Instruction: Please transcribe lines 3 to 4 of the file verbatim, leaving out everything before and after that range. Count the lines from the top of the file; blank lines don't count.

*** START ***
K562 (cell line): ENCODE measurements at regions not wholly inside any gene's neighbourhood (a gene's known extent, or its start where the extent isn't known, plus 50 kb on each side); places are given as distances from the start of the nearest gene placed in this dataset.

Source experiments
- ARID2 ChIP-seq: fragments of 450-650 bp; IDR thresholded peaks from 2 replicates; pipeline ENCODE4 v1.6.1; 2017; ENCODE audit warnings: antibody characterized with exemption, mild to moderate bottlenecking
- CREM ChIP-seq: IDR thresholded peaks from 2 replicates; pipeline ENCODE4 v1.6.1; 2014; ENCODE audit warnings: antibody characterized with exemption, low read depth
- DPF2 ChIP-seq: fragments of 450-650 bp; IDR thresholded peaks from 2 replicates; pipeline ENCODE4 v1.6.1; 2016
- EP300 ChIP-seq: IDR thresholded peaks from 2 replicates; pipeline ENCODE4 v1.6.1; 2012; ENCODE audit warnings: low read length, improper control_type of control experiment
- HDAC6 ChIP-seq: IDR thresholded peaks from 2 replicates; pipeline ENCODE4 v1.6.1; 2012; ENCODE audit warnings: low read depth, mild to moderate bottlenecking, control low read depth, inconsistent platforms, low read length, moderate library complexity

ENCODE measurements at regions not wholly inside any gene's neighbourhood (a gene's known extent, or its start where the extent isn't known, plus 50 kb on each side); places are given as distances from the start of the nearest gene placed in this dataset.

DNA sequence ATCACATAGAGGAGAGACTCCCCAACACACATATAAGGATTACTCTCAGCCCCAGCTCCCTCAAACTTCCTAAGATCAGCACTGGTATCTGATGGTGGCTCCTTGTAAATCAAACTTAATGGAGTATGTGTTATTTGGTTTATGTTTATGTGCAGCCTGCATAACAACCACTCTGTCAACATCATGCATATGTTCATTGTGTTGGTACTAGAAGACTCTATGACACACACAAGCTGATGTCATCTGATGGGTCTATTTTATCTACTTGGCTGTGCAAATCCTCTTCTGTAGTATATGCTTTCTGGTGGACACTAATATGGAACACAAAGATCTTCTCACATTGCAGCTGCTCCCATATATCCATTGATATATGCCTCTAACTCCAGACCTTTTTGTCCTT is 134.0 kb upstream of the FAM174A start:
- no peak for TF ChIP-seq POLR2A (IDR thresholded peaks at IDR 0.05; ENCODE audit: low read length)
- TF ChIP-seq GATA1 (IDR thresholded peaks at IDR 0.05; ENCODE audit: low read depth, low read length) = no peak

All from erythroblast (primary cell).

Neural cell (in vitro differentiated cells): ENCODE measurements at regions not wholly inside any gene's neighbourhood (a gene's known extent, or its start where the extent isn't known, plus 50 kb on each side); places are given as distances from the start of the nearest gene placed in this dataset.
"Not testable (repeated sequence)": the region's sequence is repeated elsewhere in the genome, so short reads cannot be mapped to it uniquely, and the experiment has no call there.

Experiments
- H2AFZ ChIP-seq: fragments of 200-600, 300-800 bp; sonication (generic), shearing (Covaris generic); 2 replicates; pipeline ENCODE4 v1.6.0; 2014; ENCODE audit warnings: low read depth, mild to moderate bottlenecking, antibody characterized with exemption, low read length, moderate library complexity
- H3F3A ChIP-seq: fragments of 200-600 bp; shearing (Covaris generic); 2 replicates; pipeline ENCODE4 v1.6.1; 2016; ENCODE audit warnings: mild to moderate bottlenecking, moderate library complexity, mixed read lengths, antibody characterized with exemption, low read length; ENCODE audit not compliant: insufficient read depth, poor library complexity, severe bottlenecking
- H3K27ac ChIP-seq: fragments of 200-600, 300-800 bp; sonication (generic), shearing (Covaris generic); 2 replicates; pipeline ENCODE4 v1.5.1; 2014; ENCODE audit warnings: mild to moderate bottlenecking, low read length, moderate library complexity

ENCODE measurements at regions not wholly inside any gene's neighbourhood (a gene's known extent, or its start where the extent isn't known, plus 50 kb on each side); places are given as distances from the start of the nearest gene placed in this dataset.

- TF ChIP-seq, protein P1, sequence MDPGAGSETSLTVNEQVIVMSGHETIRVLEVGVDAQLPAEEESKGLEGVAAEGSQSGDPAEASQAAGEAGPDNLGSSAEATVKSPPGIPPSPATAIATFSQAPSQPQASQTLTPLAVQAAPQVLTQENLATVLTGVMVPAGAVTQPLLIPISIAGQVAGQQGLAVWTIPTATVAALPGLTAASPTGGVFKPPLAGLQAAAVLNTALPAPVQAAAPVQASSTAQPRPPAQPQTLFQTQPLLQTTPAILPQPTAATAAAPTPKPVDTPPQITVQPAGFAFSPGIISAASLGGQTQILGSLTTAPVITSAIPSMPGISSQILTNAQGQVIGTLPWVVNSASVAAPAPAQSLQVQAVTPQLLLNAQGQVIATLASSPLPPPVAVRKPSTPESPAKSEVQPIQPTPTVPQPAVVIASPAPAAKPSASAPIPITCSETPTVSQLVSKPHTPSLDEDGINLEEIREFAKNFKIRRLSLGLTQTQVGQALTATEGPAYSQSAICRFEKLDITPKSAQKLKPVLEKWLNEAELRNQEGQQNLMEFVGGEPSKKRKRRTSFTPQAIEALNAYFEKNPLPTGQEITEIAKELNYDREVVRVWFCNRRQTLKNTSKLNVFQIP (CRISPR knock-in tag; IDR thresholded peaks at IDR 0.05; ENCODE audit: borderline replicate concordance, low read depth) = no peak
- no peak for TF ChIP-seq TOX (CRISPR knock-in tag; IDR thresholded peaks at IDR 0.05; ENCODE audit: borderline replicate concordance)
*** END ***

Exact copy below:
- ARID2 ChIP-seq: fragments of 450-650 bp; IDR thresholded peaks from 2 replicates; pipeline ENCODE4 v1.6.1; 2017; ENCODE audit warnings: antibody characterized with exemption, mild to moderate bottlenecking
- CREM ChIP-seq: IDR thresholded peaks from 2 replicates; pipeline ENCODE4 v1.6.1; 2014; ENCODE audit warnings: antibody characterized with exemption, low read depth